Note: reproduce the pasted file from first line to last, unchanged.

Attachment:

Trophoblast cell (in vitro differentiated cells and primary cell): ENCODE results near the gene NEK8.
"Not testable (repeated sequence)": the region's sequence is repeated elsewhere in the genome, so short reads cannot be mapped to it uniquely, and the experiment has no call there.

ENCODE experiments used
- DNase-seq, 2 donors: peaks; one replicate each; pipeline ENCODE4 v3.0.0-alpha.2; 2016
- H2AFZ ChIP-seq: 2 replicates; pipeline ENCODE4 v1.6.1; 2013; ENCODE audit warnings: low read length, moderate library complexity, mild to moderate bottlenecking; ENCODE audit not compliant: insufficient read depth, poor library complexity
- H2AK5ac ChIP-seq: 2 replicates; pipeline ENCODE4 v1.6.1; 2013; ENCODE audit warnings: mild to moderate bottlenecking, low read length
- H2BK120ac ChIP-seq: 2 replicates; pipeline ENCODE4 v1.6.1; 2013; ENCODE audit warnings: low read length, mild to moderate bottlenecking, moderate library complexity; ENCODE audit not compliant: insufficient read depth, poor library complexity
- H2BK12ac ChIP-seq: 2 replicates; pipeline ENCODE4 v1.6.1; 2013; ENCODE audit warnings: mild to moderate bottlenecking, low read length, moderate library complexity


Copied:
Trophoblast cell (in vitro differentiated cells and primary cell): ENCODE results near the gene NEK8.
"Not testable (repeated sequence)": the region's sequence is repeated elsewhere in the genome, so short reads cannot be mapped to it uniquely, and the experiment has no call there.

ENCODE experiments used
- DNase-seq, 2 donors: peaks; one replicate each; pipeline ENCODE4 v3.0.0-alpha.2; 2016
- H2AFZ ChIP-seq: 2 replicates; pipeline ENCODE4 v1.6.1; 2013; ENCODE audit warnings: low read length, moderate library complexity, mild to moderate bottlenecking; ENCODE audit not compliant: insufficient read depth, poor library complexity
- H2AK5ac ChIP-seq: 2 replicates; pipeline ENCODE4 v1.6.1; 2013; ENCODE audit warnings: mild to moderate bottlenecking, low read length
- H2BK120ac ChIP-seq: 2 replicates; pipeline ENCODE4 v1.6.1; 2013; ENCODE audit warnings: low read length, mild to moderate bottlenecking, moderate library complexity; ENCODE audit not compliant: insufficient read depth, poor library complexity
- H2BK12ac ChIP-seq: 2 replicates; pipeline ENCODE4 v1.6.1; 2013; ENCODE audit warnings: mild to moderate bottlenecking, low read length, moderate library complexity